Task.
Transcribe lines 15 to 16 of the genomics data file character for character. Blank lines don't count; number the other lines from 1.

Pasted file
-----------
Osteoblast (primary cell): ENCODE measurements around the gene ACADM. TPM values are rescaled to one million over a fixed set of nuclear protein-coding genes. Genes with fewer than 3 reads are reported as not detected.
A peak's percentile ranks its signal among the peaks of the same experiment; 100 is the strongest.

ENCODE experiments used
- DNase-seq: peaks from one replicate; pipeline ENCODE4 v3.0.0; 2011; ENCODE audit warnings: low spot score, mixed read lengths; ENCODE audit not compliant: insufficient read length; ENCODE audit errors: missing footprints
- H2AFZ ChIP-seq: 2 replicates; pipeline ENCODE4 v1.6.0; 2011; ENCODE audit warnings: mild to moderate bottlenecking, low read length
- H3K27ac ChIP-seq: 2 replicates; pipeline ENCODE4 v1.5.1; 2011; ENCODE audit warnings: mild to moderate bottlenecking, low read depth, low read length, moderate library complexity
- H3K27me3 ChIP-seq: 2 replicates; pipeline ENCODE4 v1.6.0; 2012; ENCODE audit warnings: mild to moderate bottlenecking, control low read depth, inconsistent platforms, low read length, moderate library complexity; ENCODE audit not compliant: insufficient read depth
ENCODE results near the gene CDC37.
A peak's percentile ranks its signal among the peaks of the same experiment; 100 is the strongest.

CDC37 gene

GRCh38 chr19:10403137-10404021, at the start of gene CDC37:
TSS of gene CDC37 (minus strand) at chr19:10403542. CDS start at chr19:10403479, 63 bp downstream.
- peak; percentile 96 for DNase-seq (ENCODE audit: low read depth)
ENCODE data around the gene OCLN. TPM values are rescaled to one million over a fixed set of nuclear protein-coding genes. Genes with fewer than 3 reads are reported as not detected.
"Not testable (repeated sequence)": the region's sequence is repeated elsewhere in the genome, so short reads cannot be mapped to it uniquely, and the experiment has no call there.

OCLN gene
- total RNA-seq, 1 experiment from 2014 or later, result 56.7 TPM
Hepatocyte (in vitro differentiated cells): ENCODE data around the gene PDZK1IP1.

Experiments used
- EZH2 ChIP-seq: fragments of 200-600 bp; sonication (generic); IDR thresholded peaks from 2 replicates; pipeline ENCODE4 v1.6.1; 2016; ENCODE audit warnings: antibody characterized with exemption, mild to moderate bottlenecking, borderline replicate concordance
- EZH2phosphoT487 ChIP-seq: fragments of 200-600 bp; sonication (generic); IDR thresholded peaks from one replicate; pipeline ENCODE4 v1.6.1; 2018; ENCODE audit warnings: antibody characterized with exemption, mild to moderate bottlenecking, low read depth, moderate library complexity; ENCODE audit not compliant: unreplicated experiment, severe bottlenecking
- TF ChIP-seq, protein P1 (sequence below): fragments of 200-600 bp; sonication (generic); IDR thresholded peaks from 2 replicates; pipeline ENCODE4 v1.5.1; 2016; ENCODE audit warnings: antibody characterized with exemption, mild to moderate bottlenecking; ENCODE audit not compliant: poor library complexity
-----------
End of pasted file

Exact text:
"Not testable (repeated sequence)": the region's sequence is repeated elsewhere in the genome, so short reads cannot be mapped to it uniquely, and the experiment has no call there.

OCLN gene